PNG agriculture minister's import policy concerns SMEs
The head of the Port Moresby Chamber of Commerce and Industry is standing by his criticism of the Papua New Guinea Agriculture Minister for his handling of vegetable imports.
In Papua New Guinea, the head of the Port Moresby Chamber of Commerce and Industry is standing by his criticism of the Agriculture Minister for his handling of vegetable imports.
The minister, Tommy Tomscoll, has effectively banned all but one company from importing vegetables to PNG.
The chamber has complained that the sole permit for Gryph Holdings Ltd has created a monopoly for the import of produce into PNG, something which Mr Tomscoll disputes.
The chamber's David Conn spoke to Johnny Blades about the issue.
DAVID CONN: Well the upshot of it is the supermarkets are not getting issued with permits and are not able to import on their own. But they can import through this newly appointed monopoly, and we're getting reports of onions (selling) for 20 Kina a kilo in the supermarkets, if you can find one. And the kids of Papua New Guinea are starting to forget what a carrot looks like!
JOHNNY BLADES: In the minister's response, he has aligned your chamber with largely foreign businesses and I think in the resources sector, he's tending to say. But you do have a wider range than just the big fish?
DC: Well, we have some of the these mining sector guys in our chamber, but we're not a foreign chamber. We've been here for ninety-odd years and if you looked at the composition of the Port Moresby Chamber of Commerce, you would find that over 785 of them are local businesses - small to medium businesses. We're not a foreign chamber at all.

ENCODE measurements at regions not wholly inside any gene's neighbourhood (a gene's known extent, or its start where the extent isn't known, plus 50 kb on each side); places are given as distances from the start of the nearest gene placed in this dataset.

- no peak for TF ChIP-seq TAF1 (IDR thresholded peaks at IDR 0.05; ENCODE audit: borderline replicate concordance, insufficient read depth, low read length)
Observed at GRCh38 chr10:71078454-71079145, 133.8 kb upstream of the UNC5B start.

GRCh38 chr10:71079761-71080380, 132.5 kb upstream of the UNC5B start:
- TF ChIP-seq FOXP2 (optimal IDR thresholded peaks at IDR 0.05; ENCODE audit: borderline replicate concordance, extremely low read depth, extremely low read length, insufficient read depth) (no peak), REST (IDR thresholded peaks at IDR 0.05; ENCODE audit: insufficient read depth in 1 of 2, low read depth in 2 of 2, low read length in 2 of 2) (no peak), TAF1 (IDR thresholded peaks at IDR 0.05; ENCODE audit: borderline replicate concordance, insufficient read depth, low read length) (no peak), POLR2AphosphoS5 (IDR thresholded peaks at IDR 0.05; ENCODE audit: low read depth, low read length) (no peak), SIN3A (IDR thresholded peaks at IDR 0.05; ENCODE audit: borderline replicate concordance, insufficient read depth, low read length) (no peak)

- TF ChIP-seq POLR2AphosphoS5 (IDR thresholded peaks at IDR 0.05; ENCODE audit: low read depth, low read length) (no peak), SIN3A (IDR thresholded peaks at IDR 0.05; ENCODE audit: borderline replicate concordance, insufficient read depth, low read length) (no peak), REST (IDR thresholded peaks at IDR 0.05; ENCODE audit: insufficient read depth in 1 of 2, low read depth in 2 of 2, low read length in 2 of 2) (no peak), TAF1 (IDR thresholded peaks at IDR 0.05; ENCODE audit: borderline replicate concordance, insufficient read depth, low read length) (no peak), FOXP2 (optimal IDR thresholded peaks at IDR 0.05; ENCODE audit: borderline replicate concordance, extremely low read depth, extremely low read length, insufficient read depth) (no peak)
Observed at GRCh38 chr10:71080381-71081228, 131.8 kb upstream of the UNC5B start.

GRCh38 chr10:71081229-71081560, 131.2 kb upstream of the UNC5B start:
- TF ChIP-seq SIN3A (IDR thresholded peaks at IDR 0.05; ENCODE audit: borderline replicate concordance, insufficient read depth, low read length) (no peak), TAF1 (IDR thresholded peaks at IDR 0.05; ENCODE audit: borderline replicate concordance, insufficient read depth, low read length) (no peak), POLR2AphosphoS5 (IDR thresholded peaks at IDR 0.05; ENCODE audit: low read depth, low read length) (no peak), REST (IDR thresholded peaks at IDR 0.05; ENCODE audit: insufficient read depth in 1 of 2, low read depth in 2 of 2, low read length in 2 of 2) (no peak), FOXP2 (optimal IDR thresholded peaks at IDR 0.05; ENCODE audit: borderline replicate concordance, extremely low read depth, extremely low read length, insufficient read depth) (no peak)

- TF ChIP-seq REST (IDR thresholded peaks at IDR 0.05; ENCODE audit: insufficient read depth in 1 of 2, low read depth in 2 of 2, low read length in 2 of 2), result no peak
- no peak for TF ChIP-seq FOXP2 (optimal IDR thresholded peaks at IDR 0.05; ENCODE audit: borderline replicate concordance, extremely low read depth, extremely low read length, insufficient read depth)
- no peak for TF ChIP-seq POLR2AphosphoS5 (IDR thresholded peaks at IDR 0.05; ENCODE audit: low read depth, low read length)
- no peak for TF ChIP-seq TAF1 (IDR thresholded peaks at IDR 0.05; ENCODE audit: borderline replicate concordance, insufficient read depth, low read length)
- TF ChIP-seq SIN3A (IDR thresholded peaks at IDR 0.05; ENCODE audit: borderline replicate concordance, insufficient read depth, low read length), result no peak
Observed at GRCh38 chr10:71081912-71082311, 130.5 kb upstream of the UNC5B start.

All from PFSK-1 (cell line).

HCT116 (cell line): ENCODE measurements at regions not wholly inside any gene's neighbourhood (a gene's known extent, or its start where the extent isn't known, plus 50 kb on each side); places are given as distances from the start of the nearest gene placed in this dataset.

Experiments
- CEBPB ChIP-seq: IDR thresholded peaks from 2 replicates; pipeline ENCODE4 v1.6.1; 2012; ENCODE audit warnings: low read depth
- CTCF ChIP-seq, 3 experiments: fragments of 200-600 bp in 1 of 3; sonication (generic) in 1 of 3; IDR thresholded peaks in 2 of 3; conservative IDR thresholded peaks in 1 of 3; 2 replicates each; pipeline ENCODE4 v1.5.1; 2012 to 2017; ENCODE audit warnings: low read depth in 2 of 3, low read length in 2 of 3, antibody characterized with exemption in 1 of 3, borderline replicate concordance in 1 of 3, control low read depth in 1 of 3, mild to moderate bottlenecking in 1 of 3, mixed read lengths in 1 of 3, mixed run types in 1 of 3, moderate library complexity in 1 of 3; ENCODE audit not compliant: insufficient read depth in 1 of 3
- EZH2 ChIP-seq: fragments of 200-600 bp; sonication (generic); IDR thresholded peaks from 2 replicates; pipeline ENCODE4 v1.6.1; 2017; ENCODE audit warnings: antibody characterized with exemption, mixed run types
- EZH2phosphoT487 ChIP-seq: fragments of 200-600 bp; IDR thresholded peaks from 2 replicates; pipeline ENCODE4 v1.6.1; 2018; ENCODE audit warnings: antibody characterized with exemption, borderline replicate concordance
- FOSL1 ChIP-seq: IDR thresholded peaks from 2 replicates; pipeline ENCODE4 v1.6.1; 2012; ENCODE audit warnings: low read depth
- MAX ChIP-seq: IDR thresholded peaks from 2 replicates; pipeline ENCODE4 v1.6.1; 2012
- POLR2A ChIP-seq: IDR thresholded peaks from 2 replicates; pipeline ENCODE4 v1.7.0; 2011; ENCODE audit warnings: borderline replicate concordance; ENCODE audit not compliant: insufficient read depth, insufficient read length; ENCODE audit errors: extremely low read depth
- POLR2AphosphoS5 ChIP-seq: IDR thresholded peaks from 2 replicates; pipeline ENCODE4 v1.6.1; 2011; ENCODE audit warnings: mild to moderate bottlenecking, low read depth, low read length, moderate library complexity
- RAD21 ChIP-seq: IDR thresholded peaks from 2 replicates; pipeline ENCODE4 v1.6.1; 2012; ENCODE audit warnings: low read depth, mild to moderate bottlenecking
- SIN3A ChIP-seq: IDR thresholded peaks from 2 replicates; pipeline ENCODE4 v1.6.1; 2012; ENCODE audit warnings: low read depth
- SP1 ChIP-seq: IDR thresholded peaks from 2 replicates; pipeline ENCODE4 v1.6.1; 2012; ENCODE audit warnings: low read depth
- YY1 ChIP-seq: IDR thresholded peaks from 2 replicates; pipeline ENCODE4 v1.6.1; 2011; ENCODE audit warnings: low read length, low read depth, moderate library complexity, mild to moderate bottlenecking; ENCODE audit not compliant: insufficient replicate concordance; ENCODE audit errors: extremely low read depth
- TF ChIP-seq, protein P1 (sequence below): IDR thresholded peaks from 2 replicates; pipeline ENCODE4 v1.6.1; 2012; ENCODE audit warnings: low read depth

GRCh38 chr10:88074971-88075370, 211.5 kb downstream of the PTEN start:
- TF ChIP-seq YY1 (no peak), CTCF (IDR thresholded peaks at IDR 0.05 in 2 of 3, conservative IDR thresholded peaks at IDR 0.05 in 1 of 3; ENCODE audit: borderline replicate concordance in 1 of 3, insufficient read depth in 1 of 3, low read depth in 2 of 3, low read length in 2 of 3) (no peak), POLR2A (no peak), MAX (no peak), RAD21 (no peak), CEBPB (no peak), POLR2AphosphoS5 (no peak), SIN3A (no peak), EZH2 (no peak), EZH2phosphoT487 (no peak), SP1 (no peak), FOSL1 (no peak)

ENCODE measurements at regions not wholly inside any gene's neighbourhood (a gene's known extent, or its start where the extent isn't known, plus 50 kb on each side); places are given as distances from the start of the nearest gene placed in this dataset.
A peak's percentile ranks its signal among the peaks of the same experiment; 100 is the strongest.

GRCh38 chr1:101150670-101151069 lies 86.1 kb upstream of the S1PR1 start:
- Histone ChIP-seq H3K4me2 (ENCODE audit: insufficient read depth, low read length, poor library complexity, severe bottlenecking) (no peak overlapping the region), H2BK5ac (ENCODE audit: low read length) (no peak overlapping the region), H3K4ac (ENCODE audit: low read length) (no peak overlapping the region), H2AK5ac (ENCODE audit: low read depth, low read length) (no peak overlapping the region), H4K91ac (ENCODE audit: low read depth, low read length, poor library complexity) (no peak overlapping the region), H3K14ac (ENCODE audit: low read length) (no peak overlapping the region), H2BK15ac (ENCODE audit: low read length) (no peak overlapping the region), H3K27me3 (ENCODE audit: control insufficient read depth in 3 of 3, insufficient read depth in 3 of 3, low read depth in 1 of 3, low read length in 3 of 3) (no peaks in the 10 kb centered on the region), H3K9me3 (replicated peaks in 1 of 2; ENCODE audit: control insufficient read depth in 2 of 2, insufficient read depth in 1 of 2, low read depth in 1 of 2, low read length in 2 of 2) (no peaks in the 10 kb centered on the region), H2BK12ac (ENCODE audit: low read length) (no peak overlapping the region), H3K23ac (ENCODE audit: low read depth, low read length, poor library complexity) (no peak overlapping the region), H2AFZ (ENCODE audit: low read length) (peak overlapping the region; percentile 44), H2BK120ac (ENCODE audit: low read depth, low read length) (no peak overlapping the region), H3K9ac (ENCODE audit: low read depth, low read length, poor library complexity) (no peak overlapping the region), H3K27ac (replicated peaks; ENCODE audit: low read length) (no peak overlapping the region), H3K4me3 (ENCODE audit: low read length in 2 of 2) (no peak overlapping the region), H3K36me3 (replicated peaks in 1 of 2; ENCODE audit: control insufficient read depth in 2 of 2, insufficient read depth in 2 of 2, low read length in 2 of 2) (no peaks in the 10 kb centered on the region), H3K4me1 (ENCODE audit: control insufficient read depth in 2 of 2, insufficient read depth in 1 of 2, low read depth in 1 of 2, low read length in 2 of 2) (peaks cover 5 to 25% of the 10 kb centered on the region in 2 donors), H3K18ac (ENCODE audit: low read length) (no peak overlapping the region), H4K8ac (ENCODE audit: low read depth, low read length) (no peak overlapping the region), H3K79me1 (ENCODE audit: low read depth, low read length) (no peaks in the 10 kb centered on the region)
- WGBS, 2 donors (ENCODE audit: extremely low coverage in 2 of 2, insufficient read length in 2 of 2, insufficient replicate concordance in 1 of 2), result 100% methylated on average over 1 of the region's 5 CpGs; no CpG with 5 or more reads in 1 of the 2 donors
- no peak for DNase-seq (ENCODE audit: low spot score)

JB: Everything's got to go through the minister, basically.
DC: Quite frankly, we called for his sacking. The lack of foresight, the lack of consultation, creating suspicion, creating these monopolies, it's just not the way to operate. This is an area that worked perfectly fine before, and is an area that is in total chaos at the moment, because of our own Department of Agriculture. Nobody denies the intent of trying to encourage local producers and what not. But you need to be able to assess number one that these local producers can provide the volumes that you need, and then that raises the question of what is
the Department of Agriculture doing anyway? Is it an efficient department, is it helping local growers? Is it helping them with, for instance, drought-resistant crops in this recent El Nino (climate phase)? Is it helping them with transportation, marketing? These are areas where the Department of Agriculture has been criticised for years. And the minister would do well to get his department to address those areas. Because when he addresses those, then the local producer will be able to produce and we, even as a chamber, we will applaud when these imports are replaced.
JB: They're not seriously trying to deport you or anything over these comments, are they?
DC: We've had a few phone calls in the office this morning and my girls have been fielding them, then come rushing in to say Mr Tomscoll's on the phone, and when I answer the phone he asks me when I was elected to office and (that) I should pack my bags, I've got three days to get out. I assume that it wasn't him. It doesn't sound like him. I would be horrified if he would even stoop to that level.
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